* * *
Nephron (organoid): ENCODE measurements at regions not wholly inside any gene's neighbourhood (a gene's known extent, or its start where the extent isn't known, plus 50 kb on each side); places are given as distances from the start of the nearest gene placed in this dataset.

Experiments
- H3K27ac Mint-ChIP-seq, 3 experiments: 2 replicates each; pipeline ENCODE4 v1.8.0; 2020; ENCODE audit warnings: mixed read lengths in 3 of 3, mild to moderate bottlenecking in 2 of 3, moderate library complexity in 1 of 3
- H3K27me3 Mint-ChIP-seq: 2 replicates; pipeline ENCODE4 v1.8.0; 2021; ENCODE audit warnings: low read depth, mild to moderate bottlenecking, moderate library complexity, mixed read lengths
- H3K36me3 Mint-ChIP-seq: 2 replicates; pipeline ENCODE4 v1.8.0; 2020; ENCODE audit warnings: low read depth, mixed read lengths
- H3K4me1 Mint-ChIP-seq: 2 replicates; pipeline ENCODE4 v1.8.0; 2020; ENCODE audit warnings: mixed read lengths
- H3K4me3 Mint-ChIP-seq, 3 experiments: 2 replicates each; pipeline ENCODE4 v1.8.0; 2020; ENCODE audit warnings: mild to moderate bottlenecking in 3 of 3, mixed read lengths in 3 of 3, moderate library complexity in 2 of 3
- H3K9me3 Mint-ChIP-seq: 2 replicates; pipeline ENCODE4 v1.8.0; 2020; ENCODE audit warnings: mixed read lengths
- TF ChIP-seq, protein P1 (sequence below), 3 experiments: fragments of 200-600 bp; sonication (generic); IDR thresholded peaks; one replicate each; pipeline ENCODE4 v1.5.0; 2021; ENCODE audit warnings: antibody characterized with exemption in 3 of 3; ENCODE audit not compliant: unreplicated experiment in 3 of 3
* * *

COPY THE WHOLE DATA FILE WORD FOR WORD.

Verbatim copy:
Nephron (organoid): ENCODE measurements at regions not wholly inside any gene's neighbourhood (a gene's known extent, or its start where the extent isn't known, plus 50 kb on each side); places are given as distances from the start of the nearest gene placed in this dataset.

Experiments
- H3K27ac Mint-ChIP-seq, 3 experiments: 2 replicates each; pipeline ENCODE4 v1.8.0; 2020; ENCODE audit warnings: mixed read lengths in 3 of 3, mild to moderate bottlenecking in 2 of 3, moderate library complexity in 1 of 3
- H3K27me3 Mint-ChIP-seq: 2 replicates; pipeline ENCODE4 v1.8.0; 2021; ENCODE audit warnings: low read depth, mild to moderate bottlenecking, moderate library complexity, mixed read lengths
- H3K36me3 Mint-ChIP-seq: 2 replicates; pipeline ENCODE4 v1.8.0; 2020; ENCODE audit warnings: low read depth, mixed read lengths
- H3K4me1 Mint-ChIP-seq: 2 replicates; pipeline ENCODE4 v1.8.0; 2020; ENCODE audit warnings: mixed read lengths
- H3K4me3 Mint-ChIP-seq, 3 experiments: 2 replicates each; pipeline ENCODE4 v1.8.0; 2020; ENCODE audit warnings: mild to moderate bottlenecking in 3 of 3, mixed read lengths in 3 of 3, moderate library complexity in 2 of 3
- H3K9me3 Mint-ChIP-seq: 2 replicates; pipeline ENCODE4 v1.8.0; 2020; ENCODE audit warnings: mixed read lengths
- TF ChIP-seq, protein P1 (sequence below), 3 experiments: fragments of 200-600 bp; sonication (generic); IDR thresholded peaks; one replicate each; pipeline ENCODE4 v1.5.0; 2021; ENCODE audit warnings: antibody characterized with exemption in 3 of 3; ENCODE audit not compliant: unreplicated experiment in 3 of 3